Manners & Gratitude
Never underestimate the power that good manners have. Please, thank you, and simply appreciating what they have or what has been given to them is a skill that will serve them well for the rest of their lives.
But manners extend beyond the simple please and thank you. Showing gratitude is something that they can learn from you. From sending a letter of thanks when you receive a gift, to being sure you say ‘I appreciate your help’ if they do something the helps you.
Big or small if someone has helped you in any way, then show them what it means. Talking about what it means to be a good person (to the best of your ability) will stick in their minds. Explain in detail, of an age-appropriate standard, what your personal values are and the difference it makes when you give and receive respect.
When they’re old enough, you can show them how to give back to their communities, volunteer and make a difference in their own way.
It is very easy to lose faith in yourself as a parent. Some things do go wrong, and it might be things that you never saw coming and can’t prevent. Give yourself a break, because sometimes parenting, and life in general, can be really tough.
If you think something is wrong, it usually is. There is a lot to be said for that motherhood instinct. Your child’s health and wellbeing is, of course, your top priority – and when it matters those instincts rarely let you down.
Know when it is all too much. There is only so much you can give at any one time. Adding school stuff, work, homework, Dr’s appointments, extracurricular clubs… it can be pretty full on loads of the time. You should be aware that you can say no. In fact, it would be beneficial for your little ones to see you only take on what you can comfortably manage. Saying ‘no’ is essential.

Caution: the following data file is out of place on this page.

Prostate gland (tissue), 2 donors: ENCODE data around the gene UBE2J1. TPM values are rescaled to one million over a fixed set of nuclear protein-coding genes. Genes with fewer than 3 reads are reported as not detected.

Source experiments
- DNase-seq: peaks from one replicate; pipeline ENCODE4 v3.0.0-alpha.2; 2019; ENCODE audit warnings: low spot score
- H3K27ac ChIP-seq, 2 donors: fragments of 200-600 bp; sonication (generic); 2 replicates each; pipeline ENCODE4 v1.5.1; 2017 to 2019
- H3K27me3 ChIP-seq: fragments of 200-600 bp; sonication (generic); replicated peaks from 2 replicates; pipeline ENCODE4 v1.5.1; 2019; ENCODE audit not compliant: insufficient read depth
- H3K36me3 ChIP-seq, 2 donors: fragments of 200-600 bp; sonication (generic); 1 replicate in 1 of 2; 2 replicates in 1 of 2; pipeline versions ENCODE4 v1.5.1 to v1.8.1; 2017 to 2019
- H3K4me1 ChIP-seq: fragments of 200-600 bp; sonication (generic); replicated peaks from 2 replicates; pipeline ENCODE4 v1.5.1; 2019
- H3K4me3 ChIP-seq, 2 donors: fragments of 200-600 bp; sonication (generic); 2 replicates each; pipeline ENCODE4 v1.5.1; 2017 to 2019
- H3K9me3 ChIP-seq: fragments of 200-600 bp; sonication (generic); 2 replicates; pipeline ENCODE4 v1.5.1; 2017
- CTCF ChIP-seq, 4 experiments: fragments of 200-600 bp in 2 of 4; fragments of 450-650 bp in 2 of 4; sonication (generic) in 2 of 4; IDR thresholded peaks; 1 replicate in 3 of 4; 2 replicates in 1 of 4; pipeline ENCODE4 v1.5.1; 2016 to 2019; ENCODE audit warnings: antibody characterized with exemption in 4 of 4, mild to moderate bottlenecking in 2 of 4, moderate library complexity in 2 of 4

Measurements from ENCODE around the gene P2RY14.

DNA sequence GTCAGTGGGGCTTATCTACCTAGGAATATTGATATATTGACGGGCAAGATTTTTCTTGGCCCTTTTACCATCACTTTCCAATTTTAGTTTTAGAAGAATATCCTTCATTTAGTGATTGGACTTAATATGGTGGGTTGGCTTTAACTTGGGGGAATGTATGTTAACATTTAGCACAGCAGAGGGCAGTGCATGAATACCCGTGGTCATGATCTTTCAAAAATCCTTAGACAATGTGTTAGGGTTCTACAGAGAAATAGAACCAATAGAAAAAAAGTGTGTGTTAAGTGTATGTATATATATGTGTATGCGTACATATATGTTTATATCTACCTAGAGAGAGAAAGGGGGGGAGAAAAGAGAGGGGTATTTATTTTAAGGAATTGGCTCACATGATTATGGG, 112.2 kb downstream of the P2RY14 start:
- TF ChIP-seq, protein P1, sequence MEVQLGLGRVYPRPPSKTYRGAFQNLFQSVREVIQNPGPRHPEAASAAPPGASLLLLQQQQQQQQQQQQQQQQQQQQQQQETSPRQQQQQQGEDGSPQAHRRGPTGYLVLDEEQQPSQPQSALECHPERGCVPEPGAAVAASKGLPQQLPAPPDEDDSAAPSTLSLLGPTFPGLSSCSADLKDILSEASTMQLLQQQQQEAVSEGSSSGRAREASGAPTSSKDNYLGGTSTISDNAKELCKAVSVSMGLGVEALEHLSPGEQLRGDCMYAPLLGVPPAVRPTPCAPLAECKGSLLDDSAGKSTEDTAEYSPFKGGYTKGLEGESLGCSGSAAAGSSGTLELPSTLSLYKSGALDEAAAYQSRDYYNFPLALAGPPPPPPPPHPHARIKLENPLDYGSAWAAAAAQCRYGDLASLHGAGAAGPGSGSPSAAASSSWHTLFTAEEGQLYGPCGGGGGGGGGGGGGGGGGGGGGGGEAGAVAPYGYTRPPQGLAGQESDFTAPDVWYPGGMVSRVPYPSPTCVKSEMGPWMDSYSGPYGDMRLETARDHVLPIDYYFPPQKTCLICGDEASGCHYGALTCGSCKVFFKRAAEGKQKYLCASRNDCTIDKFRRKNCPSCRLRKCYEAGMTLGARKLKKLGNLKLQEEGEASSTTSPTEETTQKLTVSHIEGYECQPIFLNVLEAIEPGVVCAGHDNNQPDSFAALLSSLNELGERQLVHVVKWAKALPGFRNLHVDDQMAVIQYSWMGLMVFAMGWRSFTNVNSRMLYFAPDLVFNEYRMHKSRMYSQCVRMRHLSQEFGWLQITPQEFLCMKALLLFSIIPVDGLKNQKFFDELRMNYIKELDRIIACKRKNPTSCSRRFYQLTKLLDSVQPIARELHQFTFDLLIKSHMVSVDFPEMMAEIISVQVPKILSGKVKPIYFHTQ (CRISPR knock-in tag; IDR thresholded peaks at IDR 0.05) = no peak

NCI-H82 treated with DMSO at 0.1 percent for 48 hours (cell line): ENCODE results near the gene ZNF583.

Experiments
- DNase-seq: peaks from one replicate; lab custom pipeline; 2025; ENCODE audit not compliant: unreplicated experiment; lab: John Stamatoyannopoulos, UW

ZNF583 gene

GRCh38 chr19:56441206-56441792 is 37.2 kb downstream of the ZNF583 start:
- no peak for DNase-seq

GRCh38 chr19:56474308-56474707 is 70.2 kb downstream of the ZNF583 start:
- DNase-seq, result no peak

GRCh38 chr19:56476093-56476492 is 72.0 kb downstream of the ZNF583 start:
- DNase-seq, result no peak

Lead by example. Take care if your own health, so that they can see you doing it. Get things like flu vaccines, take your medicine when you’re poorly. Ignoring aches and pains serves no one well.
Vaccines, although millions of people are split on the topic, you have access to life-saving vaccines from birth. Take advantage of them.
The skin we live in is important, and many of us make the mistake of not putting a simple thing like sunscreen on daily. Stopping harmful rays from giving you permanent sun damage is vital, so encourage the kids to apply it every morning. You can even use a spray to make it quicker and easier.
Oral health is no joke. Bleeding gums, cavities, bad breath, all stem from not taking proper care of your teeth. Which can be avoided if you get into a good routine with the kids nice and early. Set a timer for brushing, so no one skips out on those two minutes, ensure mouthwash and flossing regularly are part of that routine too. Buy toothbrushes of good quality and in the right age bracket, and check what is in the kiddos toothpaste also.